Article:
— -- Hypnosis is a clinical technique typically used to treat conditions like anxiety and pain but some say it could also help as a parenting tool.
“Hypnosis and parenting is a natural solution,” Lisa Machenberg, a hypnotherapist and mother of three, told ABC News. "You naturally influence your child anyway, let’s learn how to do it with intention."
Machenberg began hypnotizing her own children to help them get through the night without wetting the bed. She now uses it as a tool to help her kids deal with everything from performance anxiety to difficulties focusing.
“My children are able to use logic and reason,” she explained. “They have a form of diligence or perseverance that you don’t see in other children.”
There is no science to support the idea that hypnosis is an effective parenting tool. The method, experts say, should only be done by trained clinicians.
Machenberg charges $125 per hour for her sessions and said she has worked with more than 1,000 kids in her years of practice. She also works with parents on strategies they can try at home and teaches kids self-hypnosis strategies.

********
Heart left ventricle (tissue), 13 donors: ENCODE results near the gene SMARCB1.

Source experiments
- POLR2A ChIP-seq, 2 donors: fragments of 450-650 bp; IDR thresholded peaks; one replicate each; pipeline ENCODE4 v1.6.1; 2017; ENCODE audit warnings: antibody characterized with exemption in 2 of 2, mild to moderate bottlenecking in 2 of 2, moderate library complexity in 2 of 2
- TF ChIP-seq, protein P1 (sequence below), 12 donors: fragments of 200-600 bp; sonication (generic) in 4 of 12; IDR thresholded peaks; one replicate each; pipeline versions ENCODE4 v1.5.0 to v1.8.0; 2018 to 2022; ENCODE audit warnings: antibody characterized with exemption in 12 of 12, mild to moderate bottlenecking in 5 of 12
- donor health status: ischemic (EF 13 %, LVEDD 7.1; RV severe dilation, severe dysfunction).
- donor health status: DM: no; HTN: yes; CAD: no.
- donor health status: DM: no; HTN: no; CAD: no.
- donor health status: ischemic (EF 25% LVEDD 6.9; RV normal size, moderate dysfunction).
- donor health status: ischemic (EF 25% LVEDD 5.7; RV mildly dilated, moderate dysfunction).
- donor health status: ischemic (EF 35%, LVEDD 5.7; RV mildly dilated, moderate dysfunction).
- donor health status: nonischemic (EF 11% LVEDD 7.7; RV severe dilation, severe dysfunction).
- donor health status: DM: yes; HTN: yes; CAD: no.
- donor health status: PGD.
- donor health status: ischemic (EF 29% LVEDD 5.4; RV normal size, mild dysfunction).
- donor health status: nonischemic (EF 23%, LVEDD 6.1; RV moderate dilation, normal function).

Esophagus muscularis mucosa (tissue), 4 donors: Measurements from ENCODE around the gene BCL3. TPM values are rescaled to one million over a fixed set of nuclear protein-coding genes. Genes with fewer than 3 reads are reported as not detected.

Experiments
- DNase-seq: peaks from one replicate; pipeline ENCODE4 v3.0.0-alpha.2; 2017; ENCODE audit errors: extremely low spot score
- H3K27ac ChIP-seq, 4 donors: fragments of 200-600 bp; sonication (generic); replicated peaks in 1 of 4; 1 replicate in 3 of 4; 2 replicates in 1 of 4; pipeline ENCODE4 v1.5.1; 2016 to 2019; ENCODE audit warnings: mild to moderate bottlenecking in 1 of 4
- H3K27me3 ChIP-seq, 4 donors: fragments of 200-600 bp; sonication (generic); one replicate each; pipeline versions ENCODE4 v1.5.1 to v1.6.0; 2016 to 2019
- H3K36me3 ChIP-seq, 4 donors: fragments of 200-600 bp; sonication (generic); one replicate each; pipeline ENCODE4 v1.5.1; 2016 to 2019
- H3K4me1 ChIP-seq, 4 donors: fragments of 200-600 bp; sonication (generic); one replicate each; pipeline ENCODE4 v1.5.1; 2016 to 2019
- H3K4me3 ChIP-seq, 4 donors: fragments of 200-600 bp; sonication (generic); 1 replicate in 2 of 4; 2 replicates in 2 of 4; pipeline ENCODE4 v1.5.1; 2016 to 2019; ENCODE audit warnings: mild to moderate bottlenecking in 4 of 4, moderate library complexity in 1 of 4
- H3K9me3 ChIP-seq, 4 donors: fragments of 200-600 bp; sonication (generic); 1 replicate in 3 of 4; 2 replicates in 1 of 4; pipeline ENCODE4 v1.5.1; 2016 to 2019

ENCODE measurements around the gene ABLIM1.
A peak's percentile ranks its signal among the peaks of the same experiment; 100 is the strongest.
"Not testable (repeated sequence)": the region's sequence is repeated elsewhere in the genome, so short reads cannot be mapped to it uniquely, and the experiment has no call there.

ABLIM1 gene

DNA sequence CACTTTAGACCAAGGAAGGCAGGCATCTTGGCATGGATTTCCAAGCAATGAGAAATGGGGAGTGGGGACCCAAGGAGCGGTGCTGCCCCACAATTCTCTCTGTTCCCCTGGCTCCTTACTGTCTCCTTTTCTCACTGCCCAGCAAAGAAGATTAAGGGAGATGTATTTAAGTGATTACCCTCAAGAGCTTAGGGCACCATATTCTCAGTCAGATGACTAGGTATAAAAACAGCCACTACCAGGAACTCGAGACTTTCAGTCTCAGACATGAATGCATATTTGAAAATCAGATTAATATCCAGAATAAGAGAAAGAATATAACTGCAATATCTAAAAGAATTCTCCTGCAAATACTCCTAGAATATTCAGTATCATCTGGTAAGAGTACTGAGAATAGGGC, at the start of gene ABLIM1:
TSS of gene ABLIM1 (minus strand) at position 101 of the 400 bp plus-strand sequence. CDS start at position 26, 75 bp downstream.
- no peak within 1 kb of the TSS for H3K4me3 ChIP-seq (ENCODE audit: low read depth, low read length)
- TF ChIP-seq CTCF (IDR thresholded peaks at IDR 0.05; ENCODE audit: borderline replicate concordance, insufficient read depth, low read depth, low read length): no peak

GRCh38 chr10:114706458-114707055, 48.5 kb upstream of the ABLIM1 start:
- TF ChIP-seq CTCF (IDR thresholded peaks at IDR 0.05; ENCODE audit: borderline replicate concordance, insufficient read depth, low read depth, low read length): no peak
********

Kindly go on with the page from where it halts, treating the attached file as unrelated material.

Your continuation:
Machenberg’s 17-year-old daughter, Rayna, said she has “always known” that her mom used hypnosis on her and said it has had a positive impact on her life.
“Being able to push back on stress and think about it deeply and do self-reflecting was a skill that I'm really grateful that my mom taught me,” she said. “I think it still influences me a lot today and helped me develop into the person I am right now."
ABC News Chief Health and Medical Editor Dr. Richard Besser, whose parents are both clinical hypnotists, said hypnosis works for shaping behavior but the evidence is still out on whether or not it is a good tool for children.
"The evidence on the clinical use is really, really strong," Besser said. "I haven’t seen that kind of evidence for parenting and that bothers me a little bit."
Besser said other strategies parents can use to help their kids perform better include offering praise for good behaviors, using a star chart for school-age kids to track achievements and staying consistent on discipline and expectations.
"Not idle threats," Besser said, adding again that hypnosis should only be done by a trained professional.